Stereo Tropical Soho - Antique and Vintage Cameras

Stereo Tropical Soho

c. 1909

Marion & Co. Ltd



Image of Stereo Tropical Soho

Two, f6.3, 6" Ross Homocentric lenses, iris diaphragm to f22. Serial no. 99063 99062 (c. 1920).

Kershaw focal-plane, speeds 1/18, 1/23, 1/35, 1/70, 1/140, 1/280, 1/700, T. Spring powered, adjustment by slit variation. Not self-capping.

Polished teak with brass binding and fittings. Red Russia leather bellows and hood.

Two 2 " x 3 " exposures on 5 " x 3 " plates held in double dark-slides.

Bellows to 28". Double extension.

Reflex viewing through taking lens. Full-size ground glass screen.
The mirror and shutter are set separately, the release trips the mirror then the shutter, mirror raised by spring.
Removable septum, image plane divider and focusing screen mask for mono use. During exposure a septum stretches between the underside of the mirror and the image plane.

The handle is unusual on this example, usually 'D' rings are provided on each side to which a neck strap can be attached, on this model there is a single connection with the other end of the strap connecting to the handle.

Usually the focal length of the stereo pair was 4" - 4 " the lenses on this example are longer.

Rising front. Limited cross front.

Serial Number:
M429 .


  • Hooded focusing screen.
  • Film pack adapter. Marked "Kodak Licence". Serial no. K3516.
  • Changing box with 12 cut-film holders. Serial no. M490.

The Soho Reflex

The Soho was one of the most popular early single-lens reflexes and came to epitomise the English reflex of that period. It was sold by Marion and their successors up to the 1940s. The camera was manufactured by Kershaw who were later to join with Marion as part of APM in 1921. The same camera was also sold by Ross, Beck and others under their own name.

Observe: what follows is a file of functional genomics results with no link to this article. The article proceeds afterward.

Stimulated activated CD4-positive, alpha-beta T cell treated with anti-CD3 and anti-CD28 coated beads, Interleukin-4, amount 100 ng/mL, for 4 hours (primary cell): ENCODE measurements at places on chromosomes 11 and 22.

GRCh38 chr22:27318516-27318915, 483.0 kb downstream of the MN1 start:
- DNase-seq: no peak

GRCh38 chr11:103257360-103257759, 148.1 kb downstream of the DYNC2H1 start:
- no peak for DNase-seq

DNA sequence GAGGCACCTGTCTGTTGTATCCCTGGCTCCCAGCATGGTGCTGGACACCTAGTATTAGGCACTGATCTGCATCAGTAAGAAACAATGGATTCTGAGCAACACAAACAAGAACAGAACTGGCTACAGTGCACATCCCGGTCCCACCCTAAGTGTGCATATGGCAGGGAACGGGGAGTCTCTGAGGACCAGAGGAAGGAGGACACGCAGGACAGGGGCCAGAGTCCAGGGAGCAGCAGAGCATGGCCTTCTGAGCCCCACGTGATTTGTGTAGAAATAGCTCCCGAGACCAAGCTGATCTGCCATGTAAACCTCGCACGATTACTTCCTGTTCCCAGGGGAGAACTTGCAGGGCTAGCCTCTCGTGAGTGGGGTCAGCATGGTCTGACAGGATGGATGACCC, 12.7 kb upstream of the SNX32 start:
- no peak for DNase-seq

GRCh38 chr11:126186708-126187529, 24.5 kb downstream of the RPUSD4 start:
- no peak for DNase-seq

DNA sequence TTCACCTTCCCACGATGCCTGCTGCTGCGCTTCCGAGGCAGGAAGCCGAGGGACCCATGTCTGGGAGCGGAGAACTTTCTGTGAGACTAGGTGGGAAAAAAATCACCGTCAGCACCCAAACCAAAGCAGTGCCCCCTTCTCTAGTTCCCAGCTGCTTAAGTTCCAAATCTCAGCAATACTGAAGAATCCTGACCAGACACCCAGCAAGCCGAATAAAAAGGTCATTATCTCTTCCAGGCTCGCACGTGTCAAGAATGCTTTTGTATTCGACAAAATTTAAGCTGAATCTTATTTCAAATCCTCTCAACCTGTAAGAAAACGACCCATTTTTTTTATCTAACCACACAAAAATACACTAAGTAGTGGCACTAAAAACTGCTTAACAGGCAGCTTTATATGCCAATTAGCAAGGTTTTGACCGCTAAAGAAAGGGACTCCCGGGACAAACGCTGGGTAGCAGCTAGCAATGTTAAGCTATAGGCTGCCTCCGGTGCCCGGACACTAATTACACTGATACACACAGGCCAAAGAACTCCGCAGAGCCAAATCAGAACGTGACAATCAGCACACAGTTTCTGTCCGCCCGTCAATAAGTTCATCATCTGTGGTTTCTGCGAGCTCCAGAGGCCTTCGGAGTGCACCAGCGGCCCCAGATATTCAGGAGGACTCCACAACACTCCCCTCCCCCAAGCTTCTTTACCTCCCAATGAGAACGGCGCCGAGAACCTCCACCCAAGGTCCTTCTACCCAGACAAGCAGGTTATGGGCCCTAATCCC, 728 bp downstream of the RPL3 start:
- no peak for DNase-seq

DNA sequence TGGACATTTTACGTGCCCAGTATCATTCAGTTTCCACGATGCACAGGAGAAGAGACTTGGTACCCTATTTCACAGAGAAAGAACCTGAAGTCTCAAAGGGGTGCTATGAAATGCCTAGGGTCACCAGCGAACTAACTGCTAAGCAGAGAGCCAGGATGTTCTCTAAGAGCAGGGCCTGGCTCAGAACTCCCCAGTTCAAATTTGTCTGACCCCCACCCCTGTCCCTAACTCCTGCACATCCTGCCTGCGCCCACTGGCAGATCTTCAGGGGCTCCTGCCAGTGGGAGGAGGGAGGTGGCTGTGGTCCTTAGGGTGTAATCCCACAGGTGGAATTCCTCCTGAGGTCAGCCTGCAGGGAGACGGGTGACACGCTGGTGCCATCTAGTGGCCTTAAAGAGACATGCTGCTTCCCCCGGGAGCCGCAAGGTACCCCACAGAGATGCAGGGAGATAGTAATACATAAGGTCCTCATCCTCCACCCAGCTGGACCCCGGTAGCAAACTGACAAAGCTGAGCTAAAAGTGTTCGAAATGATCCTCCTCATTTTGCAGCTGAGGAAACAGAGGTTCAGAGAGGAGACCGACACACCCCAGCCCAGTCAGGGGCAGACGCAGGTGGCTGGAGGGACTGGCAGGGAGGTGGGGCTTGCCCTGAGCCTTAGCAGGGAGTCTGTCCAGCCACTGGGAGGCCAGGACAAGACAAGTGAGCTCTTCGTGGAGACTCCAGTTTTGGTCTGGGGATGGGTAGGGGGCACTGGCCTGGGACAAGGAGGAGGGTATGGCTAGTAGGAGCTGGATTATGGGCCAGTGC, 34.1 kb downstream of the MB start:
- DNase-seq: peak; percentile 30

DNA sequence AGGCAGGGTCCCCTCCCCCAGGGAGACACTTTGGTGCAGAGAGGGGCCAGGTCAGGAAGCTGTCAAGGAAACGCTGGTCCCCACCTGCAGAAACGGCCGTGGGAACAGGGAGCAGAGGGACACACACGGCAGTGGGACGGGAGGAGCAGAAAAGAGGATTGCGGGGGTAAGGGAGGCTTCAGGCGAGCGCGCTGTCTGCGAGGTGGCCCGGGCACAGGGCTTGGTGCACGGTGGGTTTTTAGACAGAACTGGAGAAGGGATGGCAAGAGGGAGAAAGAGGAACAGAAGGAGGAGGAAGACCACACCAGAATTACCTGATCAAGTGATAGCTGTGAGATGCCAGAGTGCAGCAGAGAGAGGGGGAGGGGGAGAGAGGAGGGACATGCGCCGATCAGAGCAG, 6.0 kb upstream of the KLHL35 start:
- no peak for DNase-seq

The mirror moves in a curve when being raised, this gives a backward movement as the mirror is lifted allowing lenses with shorter back focus to be used. The mirror is also connected to a dampening cylinder providing a smooth movement without jolts. When lowered the mirror forms a light-tight box in which the non-self-capping shutter can be tensioned.

The Stereo Soho, in the smaller size, is a post-card model with a septum attached to the underside of the mirror and dividers to fit in the image plane and below the focusing screen. These fittings were removable allowing the camera to be used for mono work.

Soho Models

Introduced in 1905 in three sizes: quarter-plate, 5" x 4" and half-plate (the half-plate may have been introduced after the other two). The following year the postcard size was added. Around 1913 metric sizes of 6.5 x 9 cm, 9 x 12 cm, 10 x 15 cm and 12 x 16.5 cm were added. Apart from the postcard size the camera had a revolving back. The shutter was a non-self-capping focal-plane by Kershaw with a top speed that depended on the model size. The body was made of mahogany and finished in Morocco leather.

These were introduced around 1909. They were made of teak with a lacquered finish and brass fittings. The bellows and hood were of red Russia leather. They were available in all the imperial sizes and 9 x 12 cm, 10 x 15 cm and 12 x 16.5 cm. The brass lacquerer used is often a dark red/orange colour.